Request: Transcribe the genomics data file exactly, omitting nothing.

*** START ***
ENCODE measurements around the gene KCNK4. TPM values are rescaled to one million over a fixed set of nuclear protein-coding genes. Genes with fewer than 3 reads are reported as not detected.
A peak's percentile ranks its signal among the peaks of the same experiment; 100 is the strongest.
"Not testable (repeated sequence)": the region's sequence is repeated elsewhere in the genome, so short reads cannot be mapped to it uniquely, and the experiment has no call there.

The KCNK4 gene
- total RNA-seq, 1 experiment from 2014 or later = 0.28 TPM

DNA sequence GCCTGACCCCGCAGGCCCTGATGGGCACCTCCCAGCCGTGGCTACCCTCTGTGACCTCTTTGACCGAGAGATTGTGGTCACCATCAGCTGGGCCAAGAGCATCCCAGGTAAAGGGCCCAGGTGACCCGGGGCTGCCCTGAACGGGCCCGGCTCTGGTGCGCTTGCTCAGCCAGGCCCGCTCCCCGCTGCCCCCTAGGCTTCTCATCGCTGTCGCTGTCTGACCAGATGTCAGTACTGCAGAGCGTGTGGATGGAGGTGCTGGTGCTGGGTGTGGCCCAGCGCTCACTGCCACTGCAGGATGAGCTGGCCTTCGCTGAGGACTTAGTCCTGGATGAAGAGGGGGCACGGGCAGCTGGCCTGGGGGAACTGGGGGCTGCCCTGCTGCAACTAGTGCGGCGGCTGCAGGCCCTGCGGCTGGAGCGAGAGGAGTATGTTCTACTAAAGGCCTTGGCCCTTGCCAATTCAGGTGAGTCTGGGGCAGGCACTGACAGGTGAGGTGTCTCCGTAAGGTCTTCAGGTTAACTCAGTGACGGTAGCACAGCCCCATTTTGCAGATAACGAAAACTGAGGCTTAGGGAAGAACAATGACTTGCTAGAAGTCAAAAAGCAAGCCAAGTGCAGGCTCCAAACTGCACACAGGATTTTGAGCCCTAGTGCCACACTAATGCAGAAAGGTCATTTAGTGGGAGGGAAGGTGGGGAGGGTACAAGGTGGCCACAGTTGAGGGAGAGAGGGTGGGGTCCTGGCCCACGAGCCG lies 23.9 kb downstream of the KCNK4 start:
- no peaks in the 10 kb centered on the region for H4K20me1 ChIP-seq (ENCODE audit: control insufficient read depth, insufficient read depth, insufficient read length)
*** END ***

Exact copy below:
ENCODE measurements around the gene KCNK4. TPM values are rescaled to one million over a fixed set of nuclear protein-coding genes. Genes with fewer than 3 reads are reported as not detected.
A peak's percentile ranks its signal among the peaks of the same experiment; 100 is the strongest.
"Not testable (repeated sequence)": the region's sequence is repeated elsewhere in the genome, so short reads cannot be mapped to it uniquely, and the experiment has no call there.

The KCNK4 gene
- total RNA-seq, 1 experiment from 2014 or later = 0.28 TPM

DNA sequence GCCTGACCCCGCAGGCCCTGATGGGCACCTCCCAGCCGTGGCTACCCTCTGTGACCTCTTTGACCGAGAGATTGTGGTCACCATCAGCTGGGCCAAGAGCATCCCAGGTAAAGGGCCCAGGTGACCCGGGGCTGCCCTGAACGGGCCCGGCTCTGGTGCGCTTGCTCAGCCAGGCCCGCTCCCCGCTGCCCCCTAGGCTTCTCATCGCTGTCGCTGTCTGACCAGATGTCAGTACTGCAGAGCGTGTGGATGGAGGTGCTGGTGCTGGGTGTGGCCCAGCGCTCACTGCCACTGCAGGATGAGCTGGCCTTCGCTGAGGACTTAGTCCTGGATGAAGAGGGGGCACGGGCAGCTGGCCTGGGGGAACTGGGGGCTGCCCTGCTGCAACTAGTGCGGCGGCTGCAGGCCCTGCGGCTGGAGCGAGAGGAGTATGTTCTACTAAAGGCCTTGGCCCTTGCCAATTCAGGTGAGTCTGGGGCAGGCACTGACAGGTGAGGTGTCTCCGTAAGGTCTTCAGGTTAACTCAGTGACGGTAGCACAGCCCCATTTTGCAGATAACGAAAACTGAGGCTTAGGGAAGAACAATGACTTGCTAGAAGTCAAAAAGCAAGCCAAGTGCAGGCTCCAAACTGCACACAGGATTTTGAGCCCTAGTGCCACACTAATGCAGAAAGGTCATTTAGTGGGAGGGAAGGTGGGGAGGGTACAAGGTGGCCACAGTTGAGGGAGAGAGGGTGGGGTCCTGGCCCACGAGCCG lies 23.9 kb downstream of the KCNK4 start:
- no peaks in the 10 kb centered on the region for H4K20me1 ChIP-seq (ENCODE audit: control insufficient read depth, insufficient read depth, insufficient read length)